Hot dogs: You eat them?
Hot dog! It’s hot dog time. Monday is Memorial Day and likely a bazillion or so grilled or flame-cooked hot dogs will be consumed at parties and celebrations this weekend.
Most of the dogs likely will be the traditional hot dogs; but, for those interested to try it, there is a new dog in town. A major meat company recently introduced its new Bacon Dogs—hot dog, that’s interesting news. It has bacon cooked right into it and is one of five new hot dogs introduced by the meat company. An article on Yahoo! Shine reports that true bacon aficionados have quickly noted that the new hot dog isn’t made entirely of bacon; its ingredients list includes mechanically separated turkey, chicken and pork, as well as bacon pieces. The packaging promises no artificial colors, fillers or by-products, but does disclose that additional smoke flavor is added. Sans bun, the new bacon dog weighs in at 130 calories, 11 grams of fat, 35 milligrams of cholesterol and 270 milligrams of sodium. That’s each dog, not the whole package.
Oh, the other new hot dogs from the company are tamer versions: a gluten-free chicken-breast hot dog, bigger versions of the Smokies smoked sausages, lite hot dogs, and fat-free hot dogs.
Before you dash off to the grocery store and wonder why hot dogs come in packages of eight and buns in packages of 10, you might be wondering what’s in those dogs you are planning to toss on your grill or maybe stab with a sharpened stick or straightened out coat hanger and cook over an open fire. Actually, it’s unlikely you are wondering what’s in those dogs, but perhaps you should be.
According to Ad Week, the most popular hot dog in the U.S. has this list of ingredients: Mechanically separated turkey, pork, water, corn syrup, salt, potassium lactate, sodium phosphates, flavorings, beef stock, sodium diacetate, sodium erythorbate, maltodextrin, sodium nitrate, extractives of paprika.
The USDA describes mechanically separated meat and poultry (MSM and MSP) as “a paste-like and batter-like meat [or poultry] product produced by forcing bones, with attached edible meat, under high pressure through a sieve or similar device to separate the bone from the edible meat tissue.” In other words, poultry and pork carcasses and scraps are turned into pink mush to be squeezed or molded into hot dogs after the more meaty cuts have been removed. However, beef cannot be treated this way in order to protect consumers against Mad Cow Disease. Hot dog for that.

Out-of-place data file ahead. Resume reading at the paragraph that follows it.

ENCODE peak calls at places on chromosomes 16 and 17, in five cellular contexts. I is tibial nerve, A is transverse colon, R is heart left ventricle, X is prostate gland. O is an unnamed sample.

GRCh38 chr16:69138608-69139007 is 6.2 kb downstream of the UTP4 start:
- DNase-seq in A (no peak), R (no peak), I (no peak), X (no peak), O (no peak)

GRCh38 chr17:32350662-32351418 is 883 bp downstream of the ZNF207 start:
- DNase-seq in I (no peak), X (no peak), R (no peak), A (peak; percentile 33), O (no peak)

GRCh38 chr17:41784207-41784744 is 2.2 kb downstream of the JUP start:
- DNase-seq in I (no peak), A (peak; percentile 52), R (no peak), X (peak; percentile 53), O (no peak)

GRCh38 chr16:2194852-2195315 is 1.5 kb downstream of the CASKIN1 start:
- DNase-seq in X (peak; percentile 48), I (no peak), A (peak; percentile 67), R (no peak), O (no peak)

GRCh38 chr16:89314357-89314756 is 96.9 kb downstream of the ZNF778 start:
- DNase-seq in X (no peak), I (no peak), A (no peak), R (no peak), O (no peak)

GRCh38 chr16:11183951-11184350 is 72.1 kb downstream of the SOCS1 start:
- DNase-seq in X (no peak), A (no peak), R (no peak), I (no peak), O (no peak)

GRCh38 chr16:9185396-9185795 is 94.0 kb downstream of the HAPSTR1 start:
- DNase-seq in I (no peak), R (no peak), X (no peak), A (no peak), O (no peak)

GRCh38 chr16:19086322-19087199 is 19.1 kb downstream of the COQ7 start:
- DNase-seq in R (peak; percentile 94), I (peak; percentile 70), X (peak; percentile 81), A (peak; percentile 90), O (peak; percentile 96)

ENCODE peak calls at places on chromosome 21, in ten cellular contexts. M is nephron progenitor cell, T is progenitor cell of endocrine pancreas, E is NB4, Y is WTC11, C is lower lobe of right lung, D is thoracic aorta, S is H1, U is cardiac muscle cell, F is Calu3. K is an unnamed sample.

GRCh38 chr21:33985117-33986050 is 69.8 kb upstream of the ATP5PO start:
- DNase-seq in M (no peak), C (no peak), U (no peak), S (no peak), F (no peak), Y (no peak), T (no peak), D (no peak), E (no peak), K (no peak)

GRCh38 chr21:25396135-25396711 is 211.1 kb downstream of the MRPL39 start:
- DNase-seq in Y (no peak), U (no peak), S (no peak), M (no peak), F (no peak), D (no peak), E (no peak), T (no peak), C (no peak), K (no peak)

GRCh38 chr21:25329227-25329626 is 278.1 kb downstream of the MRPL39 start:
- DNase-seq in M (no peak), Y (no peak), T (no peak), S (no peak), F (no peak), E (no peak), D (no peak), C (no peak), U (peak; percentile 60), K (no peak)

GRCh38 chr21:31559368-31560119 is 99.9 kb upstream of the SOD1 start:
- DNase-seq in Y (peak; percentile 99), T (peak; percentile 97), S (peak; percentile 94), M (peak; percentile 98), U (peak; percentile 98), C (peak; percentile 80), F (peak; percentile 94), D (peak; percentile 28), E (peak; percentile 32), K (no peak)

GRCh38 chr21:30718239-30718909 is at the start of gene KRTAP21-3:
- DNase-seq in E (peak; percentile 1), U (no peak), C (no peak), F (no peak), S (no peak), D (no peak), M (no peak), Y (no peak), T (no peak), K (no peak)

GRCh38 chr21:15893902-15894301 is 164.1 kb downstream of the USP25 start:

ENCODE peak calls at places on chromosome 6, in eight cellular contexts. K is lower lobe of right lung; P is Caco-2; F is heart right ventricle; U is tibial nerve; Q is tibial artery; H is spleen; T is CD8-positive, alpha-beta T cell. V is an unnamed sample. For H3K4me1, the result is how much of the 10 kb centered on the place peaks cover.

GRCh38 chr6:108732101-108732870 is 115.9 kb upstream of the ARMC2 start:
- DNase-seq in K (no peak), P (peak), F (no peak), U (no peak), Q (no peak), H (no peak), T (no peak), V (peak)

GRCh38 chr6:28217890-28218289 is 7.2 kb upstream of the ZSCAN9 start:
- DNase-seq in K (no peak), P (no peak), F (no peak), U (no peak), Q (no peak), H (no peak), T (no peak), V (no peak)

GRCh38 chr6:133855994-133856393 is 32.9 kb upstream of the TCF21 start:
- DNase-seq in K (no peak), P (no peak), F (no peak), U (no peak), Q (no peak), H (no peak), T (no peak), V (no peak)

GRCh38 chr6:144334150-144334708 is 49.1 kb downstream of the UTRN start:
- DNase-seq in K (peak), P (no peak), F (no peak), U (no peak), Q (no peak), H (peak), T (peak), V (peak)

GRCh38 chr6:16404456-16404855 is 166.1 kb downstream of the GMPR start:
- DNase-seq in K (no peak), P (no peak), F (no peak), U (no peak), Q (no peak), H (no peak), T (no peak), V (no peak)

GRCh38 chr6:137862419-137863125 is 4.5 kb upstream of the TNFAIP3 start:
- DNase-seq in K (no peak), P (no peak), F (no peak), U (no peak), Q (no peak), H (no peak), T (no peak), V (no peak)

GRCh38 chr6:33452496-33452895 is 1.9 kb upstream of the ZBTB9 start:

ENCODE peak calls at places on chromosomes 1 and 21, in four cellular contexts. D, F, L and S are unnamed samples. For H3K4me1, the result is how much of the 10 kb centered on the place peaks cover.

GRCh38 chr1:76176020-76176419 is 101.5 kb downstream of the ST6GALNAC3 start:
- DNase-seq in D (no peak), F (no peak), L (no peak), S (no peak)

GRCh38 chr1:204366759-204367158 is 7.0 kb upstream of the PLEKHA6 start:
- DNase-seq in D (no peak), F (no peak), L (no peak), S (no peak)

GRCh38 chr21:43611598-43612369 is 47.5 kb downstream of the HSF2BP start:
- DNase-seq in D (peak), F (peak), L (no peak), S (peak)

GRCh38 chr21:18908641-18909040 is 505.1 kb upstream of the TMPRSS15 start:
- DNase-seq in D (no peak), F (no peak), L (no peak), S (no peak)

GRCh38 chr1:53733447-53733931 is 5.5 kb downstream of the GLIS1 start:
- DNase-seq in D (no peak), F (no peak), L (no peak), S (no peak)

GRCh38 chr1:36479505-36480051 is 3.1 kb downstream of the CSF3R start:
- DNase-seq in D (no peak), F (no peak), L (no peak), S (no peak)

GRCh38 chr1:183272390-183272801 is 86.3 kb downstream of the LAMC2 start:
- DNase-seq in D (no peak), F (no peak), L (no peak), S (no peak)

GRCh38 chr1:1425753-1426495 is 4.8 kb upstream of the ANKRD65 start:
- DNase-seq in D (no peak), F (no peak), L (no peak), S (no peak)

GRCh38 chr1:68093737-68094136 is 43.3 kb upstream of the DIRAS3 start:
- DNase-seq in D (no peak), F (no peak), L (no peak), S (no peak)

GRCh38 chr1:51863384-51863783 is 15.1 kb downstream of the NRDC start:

Corn syrup, a sweetener that has little nutritive value and adds calories, is used for flavoring and as a thickening agent and filler. Maltodextrin, made from starch, is also a filler. Seems like a hot dog can be filling, huh?
As we all know and as my family doctor and cardiologist have both stressed to me, salt and other forms of sodium in excess can lead to high blood pressure and contribute to heart disease and stroke. In one stroke a single hot dog can contain as much as one-third of your daily allowance of sodium, and who stops at one dog? Add condiments, pickles and chips to your hot dog Memorial Day weekend and you may be maxed out on sodium for the day.
Other hot dog ingredients potassium lactate, sodium phosphates, sodium diacetate and sodium erythorbate are preservatives whose function is to discourage the formation of bacteria and fungi. Wow, that relieves one worry about eating hot dogs.
Another preservative, sodium nitrate, adds flavor and color to hot dogs, but it has been linked to increased risk of colorectal cancer and pancreatic cancer.
The casing used on most commercial hot dogs is made of synthetic collagen, but some dogs get their snappy bite from “natural casings.” These are lamb or pork intestines.
Those of you still salivating for a hot dog smothered in mustard and relish might want to look for uncured, organic hot dogs. Generally, they are lower in fat and sodium and don’t contain nitrates. Look for those containing fewer than 150 calories and 370 mg of sodium.
We have a family and friends gathering this weekend and, hot dog, we might grill some brats. Wow, brats and sauerkraut! But, I’m not going to check the brats label for the list of ingredients. What I would find might be wurst than hot dogs.
Preach! If you’re going to be eating that stuff, it’s good to be honest about what’s in it.
For further reading on what our “meat industry” has become, I recommend “The Omnivore’s Dilemma” by Michael Pollan.
Hi, Charity. Wish we could come your way this weekend and see your new place, but not possible. I hope things are continuing to go well.
What a party pooper! 🙂
You know how I am, Marilois. 🙂
You gotta die of something. Hot dog! And, let’s not forget corn, pasta, sugar, peas, and possibly hot dog buns.
There you go barking up another tree.